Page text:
economics, especially in its normative variant, called
behavioral wealth economics. So let’s begin with a
brief recapitalization of the Stigler-Becker model,
[INAUDIBLE] in Chicago. So in this model,
preferences are considered to be
stable, largely context independent, and to a
large extent, invariant across people. And in their seminal
paper of 1977, De Gustibus, Stigler and Becker
argued that the simple model is actually a very powerful model. Why? It allows economists
to explain any changes in individual behavior by
changes in observable prices or income without any recourse
to unobservable, slight preferences. So over the last three
decades, behavioral economics has opened the black box
of the utility function and studied the nature of
individual preferences. Based on experimental
findings, behavioral economists argued that the Stigler Becker
model of stable and invariant preferences is simplistic. For one, behavioral evidence
suggests that preferences can differ across people. For example, you might observe
substantial interpersonal variance with regard to
self-interested motives, social motivation, or
procedural concerns. Moreover, behavioral economists
argued that our decision making is often impaired by all kinds
of psychological or contextual factors that produce
inconsistent choice patterns. And those findings, especially
about the inconsistent choice patterns, those findings
pose a serious methodological challenge to the
Stigler Becker model. If different frames that convey
largely the same objective message to the decision maker– that is, choice options,
prices, and income are equivalent for all frames– if these frames produce
different behavioral responses, it is not any more self-evident
that an individual’s behavioral changes are actually
rational responses to changes in the constraints the
decision maker faces. And this particular challenge
that resulted, or stimulated, the emergence of a new field at
the intersection of philosophy and economics and law called
behavioral welfare economics. And Cass Sunstein is, in
law, the biggest proponent of that account with
his nudging agenda. And behavioral welfarists
and Cass Sunstein seem to believe that it
is possible to classify particular types of choices
as decision mistakes when they do not reflect an
agent’s true preferences. And true preferences
are those preferences that the agent
would have acted on, had her reasoning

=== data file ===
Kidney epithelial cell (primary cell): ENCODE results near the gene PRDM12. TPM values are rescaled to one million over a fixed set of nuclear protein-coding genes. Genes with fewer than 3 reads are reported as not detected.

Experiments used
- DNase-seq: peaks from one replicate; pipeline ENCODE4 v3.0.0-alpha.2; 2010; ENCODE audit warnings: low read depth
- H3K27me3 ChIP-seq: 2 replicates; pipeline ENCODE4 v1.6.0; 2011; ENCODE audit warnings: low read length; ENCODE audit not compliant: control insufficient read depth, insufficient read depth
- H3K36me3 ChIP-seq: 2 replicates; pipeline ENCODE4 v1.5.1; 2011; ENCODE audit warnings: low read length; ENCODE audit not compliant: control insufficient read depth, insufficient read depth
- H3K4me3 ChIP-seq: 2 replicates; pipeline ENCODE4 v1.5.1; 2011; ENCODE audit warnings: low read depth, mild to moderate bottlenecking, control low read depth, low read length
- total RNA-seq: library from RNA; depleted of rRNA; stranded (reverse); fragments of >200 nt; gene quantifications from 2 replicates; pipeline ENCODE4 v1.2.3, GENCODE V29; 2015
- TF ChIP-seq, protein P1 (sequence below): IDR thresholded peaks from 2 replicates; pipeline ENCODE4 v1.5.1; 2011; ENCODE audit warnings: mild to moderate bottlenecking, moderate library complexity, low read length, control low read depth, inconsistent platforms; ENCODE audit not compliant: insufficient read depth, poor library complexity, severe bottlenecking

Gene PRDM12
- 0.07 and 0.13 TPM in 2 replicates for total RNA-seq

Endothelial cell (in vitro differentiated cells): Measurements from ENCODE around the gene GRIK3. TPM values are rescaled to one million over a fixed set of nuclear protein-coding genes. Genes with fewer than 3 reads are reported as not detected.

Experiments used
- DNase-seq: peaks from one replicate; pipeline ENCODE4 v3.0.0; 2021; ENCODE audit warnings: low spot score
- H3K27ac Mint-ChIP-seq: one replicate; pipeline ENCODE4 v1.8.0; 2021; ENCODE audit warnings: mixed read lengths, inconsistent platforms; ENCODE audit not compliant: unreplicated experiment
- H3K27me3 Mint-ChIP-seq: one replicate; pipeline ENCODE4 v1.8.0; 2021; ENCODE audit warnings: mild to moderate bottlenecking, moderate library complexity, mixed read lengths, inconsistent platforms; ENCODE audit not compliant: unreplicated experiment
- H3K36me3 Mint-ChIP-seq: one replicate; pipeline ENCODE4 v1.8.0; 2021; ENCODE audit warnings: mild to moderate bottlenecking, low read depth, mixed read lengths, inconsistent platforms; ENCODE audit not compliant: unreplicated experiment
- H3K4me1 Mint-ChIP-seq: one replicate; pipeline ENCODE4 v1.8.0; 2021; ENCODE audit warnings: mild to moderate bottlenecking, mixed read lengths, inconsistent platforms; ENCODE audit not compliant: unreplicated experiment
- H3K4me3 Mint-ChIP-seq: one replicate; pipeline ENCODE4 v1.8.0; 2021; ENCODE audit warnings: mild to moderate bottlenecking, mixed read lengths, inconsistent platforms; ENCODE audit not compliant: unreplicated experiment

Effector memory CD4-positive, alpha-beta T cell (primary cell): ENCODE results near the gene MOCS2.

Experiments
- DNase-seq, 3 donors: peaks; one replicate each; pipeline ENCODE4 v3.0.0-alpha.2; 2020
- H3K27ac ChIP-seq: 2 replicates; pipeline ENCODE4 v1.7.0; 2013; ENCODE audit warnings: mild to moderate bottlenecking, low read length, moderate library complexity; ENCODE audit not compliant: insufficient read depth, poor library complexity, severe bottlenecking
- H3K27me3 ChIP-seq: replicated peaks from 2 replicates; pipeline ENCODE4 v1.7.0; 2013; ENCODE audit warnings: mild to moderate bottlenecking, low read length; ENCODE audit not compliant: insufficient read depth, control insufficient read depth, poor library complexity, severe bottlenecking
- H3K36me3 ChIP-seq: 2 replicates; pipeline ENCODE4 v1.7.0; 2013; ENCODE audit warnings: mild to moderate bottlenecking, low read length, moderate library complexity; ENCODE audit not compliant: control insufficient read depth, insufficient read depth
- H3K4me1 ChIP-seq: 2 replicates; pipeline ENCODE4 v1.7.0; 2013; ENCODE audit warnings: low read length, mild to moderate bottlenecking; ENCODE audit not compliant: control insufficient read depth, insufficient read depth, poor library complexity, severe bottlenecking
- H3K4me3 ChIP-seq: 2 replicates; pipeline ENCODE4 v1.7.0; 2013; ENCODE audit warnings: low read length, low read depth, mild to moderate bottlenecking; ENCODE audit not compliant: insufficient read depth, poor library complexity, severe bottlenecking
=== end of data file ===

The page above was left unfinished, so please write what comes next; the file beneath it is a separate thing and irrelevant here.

not been impaired by [INAUDIBLE] or
emotional biases. And at the core of
this program lies the idea that it’s the
task of the lawyer, the politician, or the
economist to reconstruct the coherent subset
of true preferences whose satisfaction is considered
to be welfare increasing. And this approach
has been endorsed by many prominent behavioral
economists, Richard Thaler, amongst others, and the overall
policy program of nudging, as I mentioned. And in order to reconstruct
those true preferences, behavioral welfarists take
preference consistency as a normative criterion. So preferences that
are intransitive do not belong to the
set of true preferences. So while challenging
the empirical validity of rationality axioms in
describing human behavior, behavioral welfare
economists takes these axioms as the knowledge of
benchmark for good behavior. And this, what we
call welfarists turn in behavioral economics
over the last 20 years, or 15 years, has been
widely criticized. And here we don’t want to
provide an overly overview of the critique. Rather, we would
like to illustrate how a reassessment of the
insights of the old Chicago School of Economics
can provide us with actually quite
good arguments against this welfarists turns. Frank Knight and
James Buchanan– so Frank Knight, a teacher
here, professor here, in the econ department, and
James Buchanan as his student, whom we regard as the
most important proponents of old Chicago, who sent
an original understanding of choice that circles around
the notion of individuals as aspiring and becoming beings. Knight and Buchanan seek to
investigate the consequence of individuals’ inbuilt desire
to modify their own preference sets. And I quote Buchanan,
“That’s man’s tendency to want to become a better man.” This inbuilt decide to
strive for better wants leads to an unsettled mess
in human conduct. An end, once attained,
becomes the basis for further, better ends. In addition to this
intentional dynamism, Knight and Buchanan emphasized
the element of uncertainty in the preference
formation process. They argue that
individuals form beliefs, not only about future
stages of the world, but also about their
own preferences. And in light of
this uncertainty, individuals act exploratively– they often don’t know